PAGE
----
Article created for My Ford Magazine: By Patrick Dunn
As the engineering supervisor at Ford Racing, Mark Wilson must make sure that a new Ford racer fits its driver like a glove, beginning with the essential element of the engine. From the 2008 Cobra Jet to the upcoming 2014 Cobra Jet, Wilson and his team are always looking at ways to improve the product based on customer feedback. Most recently they’ve worked on the 2013 Mustang Cobra Jet, a full-fledged drag racer in the body of a production Mustang, adding an extra battery to the car to power fans and accessories. Wilson says clients can range from top-dollar pro racing teams to “weekend racers,” and it’s his job to give them the car of their dreams. “We proactively do what the customer would end up doing with the car anyway,” Wilson says. “At the end of the day, hopefully, they have a car that is 99% turn-key.”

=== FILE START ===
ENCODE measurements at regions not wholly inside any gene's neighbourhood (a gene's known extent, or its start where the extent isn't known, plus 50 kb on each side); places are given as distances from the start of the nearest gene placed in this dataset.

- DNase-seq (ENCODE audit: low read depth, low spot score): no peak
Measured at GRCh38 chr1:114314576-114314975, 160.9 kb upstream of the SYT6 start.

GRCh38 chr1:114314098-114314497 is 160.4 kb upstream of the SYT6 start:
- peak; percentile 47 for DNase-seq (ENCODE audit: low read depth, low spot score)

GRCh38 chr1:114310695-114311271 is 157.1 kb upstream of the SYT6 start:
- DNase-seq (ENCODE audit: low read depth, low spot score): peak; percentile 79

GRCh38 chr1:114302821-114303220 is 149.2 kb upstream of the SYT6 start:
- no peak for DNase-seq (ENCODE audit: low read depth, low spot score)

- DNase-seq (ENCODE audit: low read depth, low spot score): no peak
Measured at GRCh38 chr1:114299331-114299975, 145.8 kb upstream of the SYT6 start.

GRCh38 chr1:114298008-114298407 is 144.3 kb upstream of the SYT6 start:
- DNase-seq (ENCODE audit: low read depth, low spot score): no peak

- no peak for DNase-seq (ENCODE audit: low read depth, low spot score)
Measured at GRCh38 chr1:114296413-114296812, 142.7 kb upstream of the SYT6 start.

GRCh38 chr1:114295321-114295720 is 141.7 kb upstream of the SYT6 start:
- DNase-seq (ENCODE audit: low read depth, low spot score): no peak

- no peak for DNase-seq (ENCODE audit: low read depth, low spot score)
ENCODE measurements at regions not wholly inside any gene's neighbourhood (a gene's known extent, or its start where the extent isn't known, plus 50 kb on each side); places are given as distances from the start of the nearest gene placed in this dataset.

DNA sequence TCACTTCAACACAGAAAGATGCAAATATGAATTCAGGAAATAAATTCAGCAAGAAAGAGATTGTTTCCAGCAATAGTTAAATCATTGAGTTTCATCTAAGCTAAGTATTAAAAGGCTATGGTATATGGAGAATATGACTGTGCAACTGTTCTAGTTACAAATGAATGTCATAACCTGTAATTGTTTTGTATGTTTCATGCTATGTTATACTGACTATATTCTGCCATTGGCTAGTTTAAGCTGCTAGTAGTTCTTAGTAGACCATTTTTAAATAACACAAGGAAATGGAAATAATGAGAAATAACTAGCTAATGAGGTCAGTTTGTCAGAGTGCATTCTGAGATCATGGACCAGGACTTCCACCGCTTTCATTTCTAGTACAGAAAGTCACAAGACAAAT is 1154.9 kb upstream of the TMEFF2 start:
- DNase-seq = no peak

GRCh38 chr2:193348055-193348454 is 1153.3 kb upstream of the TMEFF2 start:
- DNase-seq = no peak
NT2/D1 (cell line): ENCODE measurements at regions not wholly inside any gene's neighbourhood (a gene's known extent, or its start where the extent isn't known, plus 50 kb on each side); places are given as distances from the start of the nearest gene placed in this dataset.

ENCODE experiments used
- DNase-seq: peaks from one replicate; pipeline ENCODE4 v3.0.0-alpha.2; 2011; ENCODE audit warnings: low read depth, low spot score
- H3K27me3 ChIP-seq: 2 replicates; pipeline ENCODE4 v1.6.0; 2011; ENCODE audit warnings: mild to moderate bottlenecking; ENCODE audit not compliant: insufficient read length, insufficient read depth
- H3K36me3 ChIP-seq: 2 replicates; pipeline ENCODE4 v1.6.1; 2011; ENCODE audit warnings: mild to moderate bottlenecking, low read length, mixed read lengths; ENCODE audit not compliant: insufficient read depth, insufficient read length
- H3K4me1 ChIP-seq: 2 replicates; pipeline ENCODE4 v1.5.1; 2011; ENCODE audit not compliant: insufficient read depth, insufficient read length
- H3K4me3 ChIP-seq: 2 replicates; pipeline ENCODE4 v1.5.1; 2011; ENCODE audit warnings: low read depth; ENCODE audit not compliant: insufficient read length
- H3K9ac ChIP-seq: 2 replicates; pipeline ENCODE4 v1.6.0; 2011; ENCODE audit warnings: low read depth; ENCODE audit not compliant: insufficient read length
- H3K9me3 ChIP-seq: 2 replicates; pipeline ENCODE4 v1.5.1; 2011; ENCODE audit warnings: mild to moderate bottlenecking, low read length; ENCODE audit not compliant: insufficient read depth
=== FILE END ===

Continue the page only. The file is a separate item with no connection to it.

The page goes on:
The design and testing process for a new engine is relatively nimble compared with production-car standards, taking four to five months and the efforts of five or six engineers and calibrators. The team begins by drawing up a design based on the customer’s specifications for the new engine. Once a test engine is built and tested on a shop dynamometer, it’s off to the racetrack. Wilson says both drag racers and road racers are tested for a period roughly equivalent to one year’s usage in the real world: 50 passes for a drag racer, and 24 hours of track time for a road racer.
The racing design process has also benefited Ford’s production models. Wilson notes that Ford’s first 10 Mustang Boss engines went straight to the track for testing. “They learned a lot from the racetrack that they brought back to the production car to make it even better,” Wilson says. In addition, by selling turnkey racers like the new Cobra Jet, Ford Racing creates hardcore Ford enthusiasts and race fans who in turn influence their friends to buy Ford cars and trucks.
Wilson’s favorite part of his job is two-pronged: helping intended race classes “live out their dreams” in Ford racers, and building those vehicles in Ford plants. “Seeing the pride that the employees take, I think it’s absolutely fantastic,” he says. “We’ve built the widest diversity of factory-built cars of any original equipment manufacturer. In this day and age of high volumes, that’s an amazing thing.”
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